Description: This steel structure is 24 feet high x 20 feet wide x 24 feet long and also contains marine plywood, acrylic, aluminum siding, windows, and doors. The sculpture is constructed to reflect the activities of the Wellness/Recreation Center. It contains gymnastics rings, abstract basketball hoops, bench presses on the side of the sculpture, and an aqua blue diving board crowning the top of the piece.
Photos by Matt Kollasch
Critical Reaction: The sculpture was installed in mid-May 2000. It garnered few comments until an article in the Waterloo-Cedar Falls Courier asked for public opinion on two new sculptures in Cedar Falls; one of these sculptures was "Stage Set for a Film #1." The Courier stated that approximately 90 percent of the comments and e-mails received (about 50 in all) were unfavorable for this sculpture. Those comments dealt mainly with the cost of the sculpture and its overall appearance.
"Knowing that the state mandates a percentage of the building expense to be spent on art for UNI buildings, many of us spoke of the type of lovely, inspiring sculpture that might exemplify the idea of wellness for all to see when visiting or passing our building. Words cannot express the incredible disappointment we experienced when we realized that the piece of art assembled in front of our building was actually finished (it looks as though there should be more to it). My first reaction was that it was a Menard's display gone wrong . . . ."
"A major flaw of the Wellness Center sculpture is that it is just not visible. At least it is hidden from all the traffic going down Hudson Road. Perhaps they intentionally hid it there, since it looks so much like an unfinished piece of carpentry . . . ."
" . . . When I first saw it I thought, "Cool, the ROTC has built a climbing wall for a class". Then I realized it was supposed to be a piece of art (?). Now, every time I drive by that piece of crap I get angry. How dare UNI spend money on junk like this and then have the guts to raise tuition by 4.50 to 5.50% (Sunday Courier). I've thought about a lawsuit for forcing them to pay for this crap out of their own pockets, then maybe they'd a little more careful about how they spend the taxpayers' money . . . ."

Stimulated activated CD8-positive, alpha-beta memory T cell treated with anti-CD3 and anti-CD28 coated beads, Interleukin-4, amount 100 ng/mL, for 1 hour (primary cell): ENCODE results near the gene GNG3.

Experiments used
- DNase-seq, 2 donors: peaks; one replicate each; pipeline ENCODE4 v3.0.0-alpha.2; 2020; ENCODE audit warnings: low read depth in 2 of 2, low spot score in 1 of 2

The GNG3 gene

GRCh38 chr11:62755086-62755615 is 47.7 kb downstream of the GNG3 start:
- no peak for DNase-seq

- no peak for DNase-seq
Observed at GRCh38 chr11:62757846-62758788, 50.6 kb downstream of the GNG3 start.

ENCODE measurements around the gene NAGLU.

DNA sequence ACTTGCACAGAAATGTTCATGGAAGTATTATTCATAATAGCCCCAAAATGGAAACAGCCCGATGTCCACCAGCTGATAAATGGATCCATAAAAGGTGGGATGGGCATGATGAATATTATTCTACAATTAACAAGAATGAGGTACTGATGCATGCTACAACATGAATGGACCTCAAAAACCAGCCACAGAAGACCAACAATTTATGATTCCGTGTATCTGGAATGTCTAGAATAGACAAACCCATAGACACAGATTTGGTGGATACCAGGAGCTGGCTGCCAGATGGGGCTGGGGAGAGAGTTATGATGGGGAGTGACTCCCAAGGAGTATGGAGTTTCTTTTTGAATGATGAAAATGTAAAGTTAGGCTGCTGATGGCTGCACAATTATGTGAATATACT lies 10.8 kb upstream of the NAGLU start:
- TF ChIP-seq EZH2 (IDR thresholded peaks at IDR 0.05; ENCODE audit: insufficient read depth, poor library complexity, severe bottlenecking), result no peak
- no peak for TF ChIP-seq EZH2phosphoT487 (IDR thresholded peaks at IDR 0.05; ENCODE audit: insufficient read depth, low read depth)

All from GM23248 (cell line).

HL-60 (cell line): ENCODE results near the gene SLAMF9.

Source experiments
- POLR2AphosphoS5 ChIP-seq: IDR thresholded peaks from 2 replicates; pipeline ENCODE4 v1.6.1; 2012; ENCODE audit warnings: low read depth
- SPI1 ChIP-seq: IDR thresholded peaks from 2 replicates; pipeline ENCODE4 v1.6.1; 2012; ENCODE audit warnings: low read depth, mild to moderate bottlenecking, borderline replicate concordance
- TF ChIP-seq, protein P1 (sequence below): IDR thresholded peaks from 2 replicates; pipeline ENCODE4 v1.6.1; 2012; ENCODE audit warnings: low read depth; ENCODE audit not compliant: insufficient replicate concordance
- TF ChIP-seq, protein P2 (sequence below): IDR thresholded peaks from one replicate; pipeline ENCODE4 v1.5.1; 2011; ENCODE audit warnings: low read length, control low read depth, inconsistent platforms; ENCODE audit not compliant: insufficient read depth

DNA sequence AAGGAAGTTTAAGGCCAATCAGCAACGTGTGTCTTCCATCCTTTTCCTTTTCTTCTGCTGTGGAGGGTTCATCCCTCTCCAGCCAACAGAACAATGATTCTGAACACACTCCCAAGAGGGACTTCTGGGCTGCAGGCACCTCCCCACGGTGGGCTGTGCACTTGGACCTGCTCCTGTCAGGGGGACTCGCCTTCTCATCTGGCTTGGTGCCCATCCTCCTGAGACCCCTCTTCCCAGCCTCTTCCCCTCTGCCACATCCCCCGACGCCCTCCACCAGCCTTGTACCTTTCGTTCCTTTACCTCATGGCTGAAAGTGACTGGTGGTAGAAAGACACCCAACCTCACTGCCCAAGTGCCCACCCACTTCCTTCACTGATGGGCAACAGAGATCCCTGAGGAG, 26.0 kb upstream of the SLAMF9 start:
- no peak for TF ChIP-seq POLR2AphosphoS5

"My drive to work takes me by the Wellness Center each day. Months ago I noticed a pile of stuff placed by Hudson Road for the sanitation department to pick up. It was comforting to see the University was finally throwing out some of its old junk. As the weeks passed the junk remained, I was tempted to stop and rummage through the junk pile but it appeared it had been picked clean of anything useful, except for a couple of pieces of sheet metal and some door hinges. You can imagine my surprise as I read your article. Still confident in the Sanitation Department!"
"Stage Set for a Film, #1 at UNI This "thing" is terrible. It is not pretty, it is not pleasing, it does not fit the location. It is hard to believe that anyone would pay for this. I wouldn't even think that anyone would even allow it to be erected for free. It should be given to Home Depot . . . ."
" . . . I am a 21 year old UNI student. . . . UNI has one of the most beautiful college campuses, and in my opinion, "Stage Set for a Film #1" is the most hideous, profoundly atrocious eyesore on the UNI campus and in our community. I'm sure the artist, Mr. Oppenheim, is an extremely talented, respectable artist; however, this work of art does not fit with our gorgeous facility. In all honesty, this "work of art" looks like a Home Depot display gone bad, very bad."
Those favoring the new sculpture shared these perspectives:
"As for the 'Stage' sculpture at UNI, I don't understand it, but I don't need to. I like it at its face value. Backdropped by the lush green lawn, it is colorful and intriguing, and adds a bit of life to the starkly drab UNI-Dome. Its open doors add a bit of mystique, inviting imagination to run wild . . . ."
"I get the sense that if there's a controversy regarding these pieces, it largely revolves around the fact that they probably don't fit somebody's preconceived notion of what public art should be . . . Public art is a civilized thing. If it provokes discussion, then that's part of what it is that art is supposed to do. The character of any city is defined by things like its public art and architecture. These things exist as monuments to our imagination as much as anything else and in their absence it's rather like saying that we have no imagination."
Mr. Oppenheim was quoted in the Waterloo-Cedar Falls Courier (July 30, 2000) concerning the sculpture, "I wanted to situate in the city a piece of sculpture that related to another art form, which is film, (particularly) the prop. It was a desire to confuse something false with something real, which a stage set attempts to do . . . I want it to look as though it's going to be used and not just looked at."
Dennis Oppenheim at the Dedication Ceremony of "Stage Set for
a Film #1", September 21, 2000 at the Gallagher-Bluedorn Performing
Also in attendance at the ceremony was former
University of Northern Iowa President, Dr. James W. Maucker,
celebrating the 40th Anniversary of the Percent for Art Program on campus.
Compiled by Gail Briddle
Special Collections and University Archives